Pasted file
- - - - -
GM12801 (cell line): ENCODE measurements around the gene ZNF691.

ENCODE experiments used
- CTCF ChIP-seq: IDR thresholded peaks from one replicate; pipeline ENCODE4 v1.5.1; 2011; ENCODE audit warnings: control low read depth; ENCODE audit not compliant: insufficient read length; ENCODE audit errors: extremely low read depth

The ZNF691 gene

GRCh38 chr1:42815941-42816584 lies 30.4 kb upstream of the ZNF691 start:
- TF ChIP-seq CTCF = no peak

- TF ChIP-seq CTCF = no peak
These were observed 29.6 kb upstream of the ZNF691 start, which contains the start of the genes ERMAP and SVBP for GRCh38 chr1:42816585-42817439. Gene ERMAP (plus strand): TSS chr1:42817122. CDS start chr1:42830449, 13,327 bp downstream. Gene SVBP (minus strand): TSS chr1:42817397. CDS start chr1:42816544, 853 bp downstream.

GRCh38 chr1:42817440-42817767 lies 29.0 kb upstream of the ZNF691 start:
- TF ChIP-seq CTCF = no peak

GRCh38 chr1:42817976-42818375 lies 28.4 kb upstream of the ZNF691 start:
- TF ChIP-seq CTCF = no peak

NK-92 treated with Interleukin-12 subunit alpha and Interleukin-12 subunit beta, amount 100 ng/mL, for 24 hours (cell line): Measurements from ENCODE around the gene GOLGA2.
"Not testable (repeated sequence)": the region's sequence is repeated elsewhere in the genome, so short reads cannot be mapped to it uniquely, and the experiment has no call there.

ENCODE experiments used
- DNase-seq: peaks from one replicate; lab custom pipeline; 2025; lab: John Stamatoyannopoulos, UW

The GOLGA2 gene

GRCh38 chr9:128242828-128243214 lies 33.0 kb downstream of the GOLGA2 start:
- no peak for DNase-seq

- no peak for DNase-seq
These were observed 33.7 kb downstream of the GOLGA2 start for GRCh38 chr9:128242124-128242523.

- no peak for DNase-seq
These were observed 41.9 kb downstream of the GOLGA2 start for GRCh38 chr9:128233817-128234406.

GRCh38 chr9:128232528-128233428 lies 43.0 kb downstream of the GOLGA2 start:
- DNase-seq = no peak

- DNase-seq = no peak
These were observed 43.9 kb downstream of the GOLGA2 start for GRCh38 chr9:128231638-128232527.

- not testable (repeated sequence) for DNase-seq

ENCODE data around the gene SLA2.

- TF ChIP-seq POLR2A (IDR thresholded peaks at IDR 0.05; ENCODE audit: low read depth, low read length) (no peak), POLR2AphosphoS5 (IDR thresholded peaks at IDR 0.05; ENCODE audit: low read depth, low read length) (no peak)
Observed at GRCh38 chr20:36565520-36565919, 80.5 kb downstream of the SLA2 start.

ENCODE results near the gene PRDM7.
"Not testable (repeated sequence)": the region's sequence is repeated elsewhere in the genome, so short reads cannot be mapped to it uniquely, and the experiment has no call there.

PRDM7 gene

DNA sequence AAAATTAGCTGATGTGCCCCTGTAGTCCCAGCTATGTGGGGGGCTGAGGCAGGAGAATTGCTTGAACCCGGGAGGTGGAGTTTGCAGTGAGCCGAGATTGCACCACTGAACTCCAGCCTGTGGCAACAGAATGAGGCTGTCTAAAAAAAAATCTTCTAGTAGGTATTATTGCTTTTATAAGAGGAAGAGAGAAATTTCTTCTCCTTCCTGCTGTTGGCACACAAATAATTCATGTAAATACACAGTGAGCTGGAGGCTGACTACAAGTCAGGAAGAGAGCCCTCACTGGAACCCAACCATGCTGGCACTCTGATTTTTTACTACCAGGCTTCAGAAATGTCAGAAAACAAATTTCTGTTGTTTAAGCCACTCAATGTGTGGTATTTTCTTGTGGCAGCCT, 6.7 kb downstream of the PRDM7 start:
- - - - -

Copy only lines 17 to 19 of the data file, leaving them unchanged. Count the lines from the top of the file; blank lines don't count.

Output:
The GOLGA2 gene

GRCh38 chr9:128242828-128243214 lies 33.0 kb downstream of the GOLGA2 start:
- no peak for DNase-seq